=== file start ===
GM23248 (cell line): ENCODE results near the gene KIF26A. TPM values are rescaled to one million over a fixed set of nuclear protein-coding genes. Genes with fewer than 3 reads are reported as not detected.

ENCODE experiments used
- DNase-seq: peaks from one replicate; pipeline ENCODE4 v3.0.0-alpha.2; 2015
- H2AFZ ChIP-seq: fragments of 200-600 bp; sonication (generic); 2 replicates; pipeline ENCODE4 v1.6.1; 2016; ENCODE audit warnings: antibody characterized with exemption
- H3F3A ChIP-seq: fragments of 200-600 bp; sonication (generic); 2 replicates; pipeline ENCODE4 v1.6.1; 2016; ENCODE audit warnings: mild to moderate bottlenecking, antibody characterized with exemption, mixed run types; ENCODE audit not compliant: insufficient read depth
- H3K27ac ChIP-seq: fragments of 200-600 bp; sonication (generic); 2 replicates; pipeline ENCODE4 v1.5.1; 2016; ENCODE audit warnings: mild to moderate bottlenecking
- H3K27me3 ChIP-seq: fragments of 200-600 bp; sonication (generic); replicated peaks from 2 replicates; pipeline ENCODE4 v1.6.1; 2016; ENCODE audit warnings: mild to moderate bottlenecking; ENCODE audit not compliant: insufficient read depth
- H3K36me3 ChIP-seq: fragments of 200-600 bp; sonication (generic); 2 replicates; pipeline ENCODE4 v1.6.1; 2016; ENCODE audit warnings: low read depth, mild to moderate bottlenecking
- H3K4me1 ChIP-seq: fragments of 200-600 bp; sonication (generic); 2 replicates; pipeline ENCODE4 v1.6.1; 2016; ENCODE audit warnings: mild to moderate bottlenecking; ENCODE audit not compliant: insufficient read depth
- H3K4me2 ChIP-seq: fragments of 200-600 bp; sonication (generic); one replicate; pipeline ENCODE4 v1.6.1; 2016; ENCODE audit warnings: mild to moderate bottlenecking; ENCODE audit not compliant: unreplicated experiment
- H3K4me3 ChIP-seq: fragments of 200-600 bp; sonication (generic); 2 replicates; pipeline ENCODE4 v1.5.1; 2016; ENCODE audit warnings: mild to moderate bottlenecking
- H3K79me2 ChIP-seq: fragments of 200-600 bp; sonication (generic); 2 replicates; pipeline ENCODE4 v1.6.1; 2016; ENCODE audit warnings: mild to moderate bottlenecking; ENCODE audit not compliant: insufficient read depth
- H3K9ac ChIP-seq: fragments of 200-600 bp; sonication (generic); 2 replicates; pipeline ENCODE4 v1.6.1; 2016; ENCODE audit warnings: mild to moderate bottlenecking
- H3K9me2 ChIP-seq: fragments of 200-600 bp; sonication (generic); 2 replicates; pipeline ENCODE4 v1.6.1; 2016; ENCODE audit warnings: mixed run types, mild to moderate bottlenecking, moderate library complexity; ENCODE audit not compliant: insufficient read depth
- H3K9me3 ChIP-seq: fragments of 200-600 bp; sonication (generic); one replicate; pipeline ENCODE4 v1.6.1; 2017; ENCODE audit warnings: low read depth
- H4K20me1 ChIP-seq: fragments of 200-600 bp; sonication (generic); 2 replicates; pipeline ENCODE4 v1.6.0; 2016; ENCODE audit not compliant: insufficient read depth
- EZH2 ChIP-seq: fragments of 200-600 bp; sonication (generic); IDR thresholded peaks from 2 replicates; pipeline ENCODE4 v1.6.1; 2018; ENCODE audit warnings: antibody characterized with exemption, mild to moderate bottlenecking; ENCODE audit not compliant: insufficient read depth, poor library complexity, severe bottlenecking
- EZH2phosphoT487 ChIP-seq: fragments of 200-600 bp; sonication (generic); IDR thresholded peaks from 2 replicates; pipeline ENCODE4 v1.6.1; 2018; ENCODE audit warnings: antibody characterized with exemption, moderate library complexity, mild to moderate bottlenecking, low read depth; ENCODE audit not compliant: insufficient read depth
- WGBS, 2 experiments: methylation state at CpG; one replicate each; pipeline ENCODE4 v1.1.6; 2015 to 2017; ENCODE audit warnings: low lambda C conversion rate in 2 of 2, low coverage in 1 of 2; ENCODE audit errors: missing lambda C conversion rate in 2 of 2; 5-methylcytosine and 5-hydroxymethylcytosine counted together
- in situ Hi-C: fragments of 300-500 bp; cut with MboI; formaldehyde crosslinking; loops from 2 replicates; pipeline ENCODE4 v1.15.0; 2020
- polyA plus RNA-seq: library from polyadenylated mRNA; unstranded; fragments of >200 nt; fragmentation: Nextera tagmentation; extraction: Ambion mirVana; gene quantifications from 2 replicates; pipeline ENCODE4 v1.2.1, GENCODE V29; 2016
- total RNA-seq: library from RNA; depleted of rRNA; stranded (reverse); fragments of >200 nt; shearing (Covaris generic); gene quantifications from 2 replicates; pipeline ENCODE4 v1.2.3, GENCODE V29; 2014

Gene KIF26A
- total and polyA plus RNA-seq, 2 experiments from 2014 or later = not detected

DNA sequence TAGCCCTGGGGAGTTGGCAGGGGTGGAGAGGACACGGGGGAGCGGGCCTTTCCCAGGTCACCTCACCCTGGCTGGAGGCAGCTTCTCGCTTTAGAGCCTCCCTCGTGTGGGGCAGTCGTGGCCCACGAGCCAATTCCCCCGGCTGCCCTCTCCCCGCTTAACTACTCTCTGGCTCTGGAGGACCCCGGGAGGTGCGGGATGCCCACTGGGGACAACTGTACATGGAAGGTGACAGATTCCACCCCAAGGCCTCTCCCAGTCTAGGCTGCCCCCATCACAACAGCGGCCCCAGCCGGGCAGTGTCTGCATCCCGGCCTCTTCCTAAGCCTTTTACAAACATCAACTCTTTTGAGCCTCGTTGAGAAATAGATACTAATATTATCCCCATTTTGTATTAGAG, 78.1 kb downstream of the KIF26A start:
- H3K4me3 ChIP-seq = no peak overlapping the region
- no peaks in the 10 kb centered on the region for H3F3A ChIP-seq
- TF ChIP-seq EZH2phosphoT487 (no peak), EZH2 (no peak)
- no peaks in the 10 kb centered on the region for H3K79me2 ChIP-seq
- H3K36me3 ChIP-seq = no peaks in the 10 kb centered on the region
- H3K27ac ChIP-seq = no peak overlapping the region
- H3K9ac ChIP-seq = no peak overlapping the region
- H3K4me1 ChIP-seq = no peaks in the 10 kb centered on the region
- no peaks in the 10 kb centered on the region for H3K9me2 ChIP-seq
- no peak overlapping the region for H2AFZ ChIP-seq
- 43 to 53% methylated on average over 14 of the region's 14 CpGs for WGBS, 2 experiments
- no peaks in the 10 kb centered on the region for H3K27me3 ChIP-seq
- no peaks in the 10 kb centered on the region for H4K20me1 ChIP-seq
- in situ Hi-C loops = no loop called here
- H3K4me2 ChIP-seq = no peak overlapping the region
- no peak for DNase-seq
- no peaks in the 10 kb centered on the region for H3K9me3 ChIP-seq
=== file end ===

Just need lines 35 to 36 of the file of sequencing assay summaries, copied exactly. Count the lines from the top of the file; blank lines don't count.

- no peak overlapping the region for H2AFZ ChIP-seq
- 43 to 53% methylated on average over 14 of the region's 14 CpGs for WGBS, 2 experiments